The Setup:
Presumably sometime in the black and white future, the world has become a wasteland. A trio of hardened survivors are on a mission to retrieve something for one of the children bunkering down in their safe house, but in order to find it, they have to evade society's new alphas: robotic dogs fully loaded with lethal ammunition.

The Ending:
It doesn't take long to trim the group down to just Bella, a scrappy and resourceful woman determined to bring home a teddy bear to a dying little boy. While she makes a valiant effort at thwarting a particularly feisty metal canine, she ultimately loses the battle, having been hit by some particularly nasty robot dog shrapnel right in her throat.

The Theme:
Metalhead is one of Black Mirror's starkest, simplest episodes, a 41-minute chase that's far more about the action itself than what it represents. Sure, one could dive REALLY deep into overthinking and write a thesis about metal vs. stuffed animals, but really, this is an episode created to scare you.

The Verdict:
And how nice and refreshing that is! Sometimes you just WANT a 41-minute robot dog chase in moody black and white. Like most good but surface-level horror movies, the overall effect of Metalhead does slip a little bit on second viewing, but it's still a ride.

See what I did there?

Technology Tip:
No matter how advanced your robotic design can be, as anyone with an iPhone and stash of dried rice can attest, no modern technology is immune to the dangers of liquid

The Black Mirror Grade
Cruelty Scale: 5/10
While Bella seems nice and incredibly undeserving of her fate, we don't really learn enough about her situation to have her end hit too emotionally hard.

Quality Scale7/10
This is a solid 41 minutes of television made by someone who knows how to stage a good long chase
Enjoyment Scale: 7/10
If you ever wanted The Terminator boiled down to 41 minutes, it's essentially right here for you

Up Next (Month): We work out our most flattering filters in the social media obsessed Nosedive

Monday, November 8, 2021

Leapin' Lizards!

When I see Jennie Garth with highly shaped '90s eyebrows and Kelly Taylor college hair draped in the meaty arms of Costas Mandylor, you can bet I'm diving in.

Tubi, hold my Zima.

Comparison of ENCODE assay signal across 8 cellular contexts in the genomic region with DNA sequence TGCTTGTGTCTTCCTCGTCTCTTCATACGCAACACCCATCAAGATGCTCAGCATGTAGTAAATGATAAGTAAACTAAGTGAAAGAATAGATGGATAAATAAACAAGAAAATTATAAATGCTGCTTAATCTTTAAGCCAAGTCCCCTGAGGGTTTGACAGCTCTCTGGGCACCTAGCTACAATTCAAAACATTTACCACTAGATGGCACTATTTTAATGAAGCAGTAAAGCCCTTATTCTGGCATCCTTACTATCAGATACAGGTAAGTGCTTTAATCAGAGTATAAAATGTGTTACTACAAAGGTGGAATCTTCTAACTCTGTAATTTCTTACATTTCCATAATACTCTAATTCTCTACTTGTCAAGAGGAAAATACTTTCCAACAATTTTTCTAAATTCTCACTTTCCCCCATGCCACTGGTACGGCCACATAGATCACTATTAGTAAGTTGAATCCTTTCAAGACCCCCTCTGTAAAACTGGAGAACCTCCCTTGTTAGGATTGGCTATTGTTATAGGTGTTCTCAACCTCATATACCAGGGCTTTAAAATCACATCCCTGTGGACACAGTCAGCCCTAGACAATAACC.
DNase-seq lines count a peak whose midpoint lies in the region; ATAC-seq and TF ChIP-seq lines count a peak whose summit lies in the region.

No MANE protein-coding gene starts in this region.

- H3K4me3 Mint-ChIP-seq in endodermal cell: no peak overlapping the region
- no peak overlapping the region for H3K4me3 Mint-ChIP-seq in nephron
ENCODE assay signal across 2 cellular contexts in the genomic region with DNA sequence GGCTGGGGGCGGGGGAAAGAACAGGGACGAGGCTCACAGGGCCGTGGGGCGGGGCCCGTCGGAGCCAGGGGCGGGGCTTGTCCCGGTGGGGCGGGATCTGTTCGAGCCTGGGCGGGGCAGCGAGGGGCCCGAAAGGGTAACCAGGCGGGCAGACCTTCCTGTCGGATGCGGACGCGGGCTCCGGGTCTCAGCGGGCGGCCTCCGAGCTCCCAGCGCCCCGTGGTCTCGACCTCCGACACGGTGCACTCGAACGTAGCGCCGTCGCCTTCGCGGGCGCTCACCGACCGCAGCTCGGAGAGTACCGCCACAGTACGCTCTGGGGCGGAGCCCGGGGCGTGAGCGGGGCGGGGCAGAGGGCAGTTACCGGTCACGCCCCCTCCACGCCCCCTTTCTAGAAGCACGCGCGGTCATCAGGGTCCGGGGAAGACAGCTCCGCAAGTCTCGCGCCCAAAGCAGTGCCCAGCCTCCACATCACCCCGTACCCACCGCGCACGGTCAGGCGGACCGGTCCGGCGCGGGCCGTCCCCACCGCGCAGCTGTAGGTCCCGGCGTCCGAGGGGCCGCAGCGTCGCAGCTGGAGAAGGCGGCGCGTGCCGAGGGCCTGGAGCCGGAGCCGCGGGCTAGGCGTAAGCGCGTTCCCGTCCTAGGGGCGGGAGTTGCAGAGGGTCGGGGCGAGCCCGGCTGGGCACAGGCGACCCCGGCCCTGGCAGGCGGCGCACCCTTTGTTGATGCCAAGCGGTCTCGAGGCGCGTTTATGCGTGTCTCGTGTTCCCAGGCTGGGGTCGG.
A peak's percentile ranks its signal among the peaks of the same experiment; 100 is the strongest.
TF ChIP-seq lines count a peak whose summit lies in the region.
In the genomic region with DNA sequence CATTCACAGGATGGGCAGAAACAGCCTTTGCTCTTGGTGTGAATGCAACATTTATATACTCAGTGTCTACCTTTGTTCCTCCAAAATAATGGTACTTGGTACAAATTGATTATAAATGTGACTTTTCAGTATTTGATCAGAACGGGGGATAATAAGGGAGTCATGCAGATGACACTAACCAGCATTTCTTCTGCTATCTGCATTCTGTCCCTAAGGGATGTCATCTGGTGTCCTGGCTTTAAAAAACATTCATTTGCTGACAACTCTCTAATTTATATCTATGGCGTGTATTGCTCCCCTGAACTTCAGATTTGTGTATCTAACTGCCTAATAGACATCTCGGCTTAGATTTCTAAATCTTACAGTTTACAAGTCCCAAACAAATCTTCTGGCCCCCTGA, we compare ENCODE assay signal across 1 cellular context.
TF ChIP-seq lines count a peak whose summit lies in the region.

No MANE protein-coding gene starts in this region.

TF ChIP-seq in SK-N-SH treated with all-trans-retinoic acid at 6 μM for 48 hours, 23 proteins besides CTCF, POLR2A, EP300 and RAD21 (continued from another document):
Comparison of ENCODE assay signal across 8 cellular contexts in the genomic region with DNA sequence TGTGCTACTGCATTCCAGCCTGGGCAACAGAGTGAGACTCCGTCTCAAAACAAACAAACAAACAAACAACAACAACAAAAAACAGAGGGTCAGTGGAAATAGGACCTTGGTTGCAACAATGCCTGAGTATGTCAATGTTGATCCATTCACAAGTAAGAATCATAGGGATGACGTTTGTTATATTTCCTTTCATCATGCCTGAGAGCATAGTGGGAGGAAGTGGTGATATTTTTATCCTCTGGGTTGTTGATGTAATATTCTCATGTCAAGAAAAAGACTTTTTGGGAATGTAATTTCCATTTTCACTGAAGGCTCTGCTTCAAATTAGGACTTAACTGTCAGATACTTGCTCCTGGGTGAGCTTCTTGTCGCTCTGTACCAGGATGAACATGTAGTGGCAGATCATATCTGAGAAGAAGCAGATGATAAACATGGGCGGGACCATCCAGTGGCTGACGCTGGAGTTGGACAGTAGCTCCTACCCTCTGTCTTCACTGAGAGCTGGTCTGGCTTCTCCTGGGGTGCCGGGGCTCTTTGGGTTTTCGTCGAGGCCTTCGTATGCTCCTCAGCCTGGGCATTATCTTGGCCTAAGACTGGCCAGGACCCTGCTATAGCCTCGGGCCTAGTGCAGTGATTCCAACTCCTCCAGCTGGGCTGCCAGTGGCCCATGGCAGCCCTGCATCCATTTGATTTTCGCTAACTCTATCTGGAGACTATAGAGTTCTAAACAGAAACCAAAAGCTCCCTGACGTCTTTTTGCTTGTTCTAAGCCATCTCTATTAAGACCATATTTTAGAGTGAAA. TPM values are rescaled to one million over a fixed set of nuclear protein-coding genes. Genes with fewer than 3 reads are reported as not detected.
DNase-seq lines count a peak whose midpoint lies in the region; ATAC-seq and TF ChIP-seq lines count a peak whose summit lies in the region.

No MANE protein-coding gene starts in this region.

Quick Plot: Someone is murdering attractive and successful blonds in the big bad city of New York (sure)motos, giving them silver tennis bracelets and rose bouquets before tossing them out the windows of their own high rise apartments. I say "someone" because despite this being a VERY specific modus operandi, the press and police can't seem to come up with a clever or catchy serial killer name other than "The Killer".

Meet Meg: an attractive and successful blond in the big bad city (that's sort of New York?) who, you guessed it, lives far up a building with a Chekhovian rarely working elevator. One night, Meg catches the eye of beefcake Paul. They laugh, dance, order room service they don't eat, and even attend a spoken word poetry reading set to jazz. "New York" in the '90s was wild!

And yes, minor spoiler: Paul is "The Killer", and while he though Meg could finally be the one to break his dirty habit of murder, it's not to be. He throws her out the window and moves on.

Luckily for Meg, her window just happens to be located over a perfectly sized ledge, meaning her fall is broken and she's left instead with some bad bruises and that all-too-common ailment known as selective cinematic amnesia. Grizzled detective Frank Lazaro (BILLY DEE F*CKING WILLIAMS) is on the case, with so much world weariness that you almost wonder if Morgan Freeman was taking notes. 

Falling For You is directed by TV veteran Eric Till, an uncredited director on A Muppet Family Christmas, and therefore, one of my (apparently uncredited) lifelong heroes. Based on a play, it unfolds with the kind of rhythm you'd expect from a television woman-in-peril thriller, though there's some slight relief in Meg seizing control of her own fate. 

Make no mistake: this is not Ms. .45 or even Mother, May I Sleep With Danger. It's an earnest, made-for-CBS primetime thriller without the ability to tap into any real sexy or scary energy. Still, when you watch a 1995 TV movie in 2021, one co-starring Lando Calrissian as every stereotype of a rebellious veteran cop, things are simply bound to be entertaining. 

High Points
We can make Kelly Taylor jokes until the next (hopefully) inevitable 90210 reboot hits, but let's be fair: Jennie Garth is an underrated actor. Yes, her California looks and tight little voice might have limited her ability to be cast as Lady Macbeth or a laboratory scientist, but when it comes to holding the television screen, she has that it factor, and it's more than on display here